Saturday, February 16, 2013

Some unspoken rules of marriage

There are very few people on earth who are married and have not said one or both of these sentences at least once in the course of their marriage, “Getting married was the biggest mistake of my life” and “I never should have married you!”. Of course saying this does not always mean that the couple hates each other or their marriage will end, but it is just a sort of outburst that happens when things get tough.
Obviously, when one gets married they never hope to have to say such things but at times circumstances appear which lead you to end up blurting out such hateful comments. A lot of rocky situations in life are brought about by a few unintentional, extremely hurtful statements.
While honesty, loyalty, truthfulness are the core needs of a successful marriage there are also some unspoken rules that may make or break a marriage.
Refrain from criticising your in-laws or your spouse's friends
Whenever it comes to your family, they can tick you off but no one else can dare speak ill of them in front of you. It is for that very reason why you should tread carefully with your in-laws and your spouse's best friends. So no matter how much they get on your nerves do not impose your negativity on your spouse.

Tell your spouse about any encounters with an ex
Whether you get a Facebook friend request or run into an old flame at a coffee shop, keeping the news to yourself could backfire, despite having zero feelings for the ex. Needless to say, if there is nothing to hide, then why hide it? Hiding it adds to an air of secrecy which could end in your better half suspecting you for no valid reason at all.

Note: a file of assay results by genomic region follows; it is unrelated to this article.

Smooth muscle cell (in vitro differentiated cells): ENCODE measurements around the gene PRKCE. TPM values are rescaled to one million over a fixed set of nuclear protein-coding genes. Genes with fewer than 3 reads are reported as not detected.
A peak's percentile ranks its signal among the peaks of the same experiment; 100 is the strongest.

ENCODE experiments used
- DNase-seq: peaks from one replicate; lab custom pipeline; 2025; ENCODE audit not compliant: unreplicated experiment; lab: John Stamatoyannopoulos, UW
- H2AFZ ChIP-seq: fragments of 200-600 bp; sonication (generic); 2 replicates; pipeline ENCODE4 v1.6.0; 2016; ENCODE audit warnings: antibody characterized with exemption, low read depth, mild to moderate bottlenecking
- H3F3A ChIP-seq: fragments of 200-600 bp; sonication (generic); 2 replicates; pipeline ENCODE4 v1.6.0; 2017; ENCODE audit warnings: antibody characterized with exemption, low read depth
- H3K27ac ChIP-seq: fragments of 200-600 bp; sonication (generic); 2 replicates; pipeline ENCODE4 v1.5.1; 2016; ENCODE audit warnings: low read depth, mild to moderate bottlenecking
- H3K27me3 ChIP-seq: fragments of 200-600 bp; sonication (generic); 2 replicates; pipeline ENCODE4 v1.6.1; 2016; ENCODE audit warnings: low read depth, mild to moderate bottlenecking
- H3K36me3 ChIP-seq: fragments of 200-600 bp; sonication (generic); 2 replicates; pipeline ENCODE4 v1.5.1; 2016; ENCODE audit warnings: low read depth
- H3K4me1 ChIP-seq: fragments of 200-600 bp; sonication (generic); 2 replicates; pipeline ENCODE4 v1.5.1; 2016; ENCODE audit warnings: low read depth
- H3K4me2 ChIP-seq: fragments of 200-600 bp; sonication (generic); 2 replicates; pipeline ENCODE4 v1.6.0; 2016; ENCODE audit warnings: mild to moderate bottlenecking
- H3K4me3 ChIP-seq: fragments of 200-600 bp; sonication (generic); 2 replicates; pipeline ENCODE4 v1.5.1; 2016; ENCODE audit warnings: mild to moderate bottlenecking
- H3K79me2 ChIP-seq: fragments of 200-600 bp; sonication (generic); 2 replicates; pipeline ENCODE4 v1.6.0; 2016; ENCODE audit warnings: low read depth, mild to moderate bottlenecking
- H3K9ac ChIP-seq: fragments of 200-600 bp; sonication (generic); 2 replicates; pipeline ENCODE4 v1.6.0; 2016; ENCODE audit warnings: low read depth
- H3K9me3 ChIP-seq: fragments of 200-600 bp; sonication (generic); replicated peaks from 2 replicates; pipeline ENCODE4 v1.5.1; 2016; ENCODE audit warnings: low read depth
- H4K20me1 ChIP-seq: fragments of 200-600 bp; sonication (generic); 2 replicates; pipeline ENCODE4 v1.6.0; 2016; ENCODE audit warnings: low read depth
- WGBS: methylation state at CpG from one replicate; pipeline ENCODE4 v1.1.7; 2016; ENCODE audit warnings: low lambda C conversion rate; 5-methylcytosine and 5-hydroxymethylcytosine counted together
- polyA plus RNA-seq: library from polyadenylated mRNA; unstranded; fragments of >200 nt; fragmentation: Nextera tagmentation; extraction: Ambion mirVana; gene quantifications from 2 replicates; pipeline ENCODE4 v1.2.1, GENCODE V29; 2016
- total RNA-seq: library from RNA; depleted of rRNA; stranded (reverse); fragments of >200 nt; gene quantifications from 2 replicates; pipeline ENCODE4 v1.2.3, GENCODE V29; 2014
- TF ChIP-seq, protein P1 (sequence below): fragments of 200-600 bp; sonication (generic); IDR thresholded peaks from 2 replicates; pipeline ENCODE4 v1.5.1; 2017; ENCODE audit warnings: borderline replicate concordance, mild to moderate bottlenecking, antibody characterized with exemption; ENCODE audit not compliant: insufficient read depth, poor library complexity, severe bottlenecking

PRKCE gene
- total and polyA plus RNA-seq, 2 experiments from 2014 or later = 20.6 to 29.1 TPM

Keep unsolicited advice to yourself
Offer your support, lend your ear, but avoid speaking in an "I know what's best" tone. This goes for everything from your spouse's outfit choices to how s/he deals with a work issue. Give your spouse space to make decisions and gain confidence through trial and error and ask that they do the same for you.

Don't bring up past arguments
Or at least put a statute of limitations on them. People repeat ancient disagreements because they haven't resolved the problem. Letting things fester often causes marriages to break down. It is important to address issues as they happen and come to some sort of resolution -- agreeing to disagree counts.

Choose your battles, but don't stifle your feelings
Shoes are going to be in the wrong places and the wet towels will be left on the bed. If you have a problem with that, try not to order your better half to stop doing it; explain to them why it bothers you. Also remember they do not intend to upset you every time they are being forgetful or sloppy.

Log off
When your attention is focused elsewhere, your spouse is bound to feel unimportant. So make quality time a top priority and restrict tech gadget use if necessary. Create a rule that works for your household and stick to it, whether it's no devices at the dinner table, shutting down phones at 9pm or going gadget-free on weekend afternoons.

Don't use the "D" word (divorce, that is)
Even in the heat of an argument, avoid threatening to pack your bags or head to the lawyer's office. Besides the "D" word being downright hurtful, repeated warnings may result in a spouse calling the other's bluff. Threatening divorce is never useful, and it only makes the probability of separation more likely.

Be each other's number one
In other words, be wary of outsider influence, like a friend putting relationship-threatening ideas in your head or work or hobbies competing for your attention. Happy couples have just as much conflict as those who divorce, but they know ways to get through it. A couple has to have a strong boundary around themselves that does not allow anybody to get in between.

By Karishma Ameen
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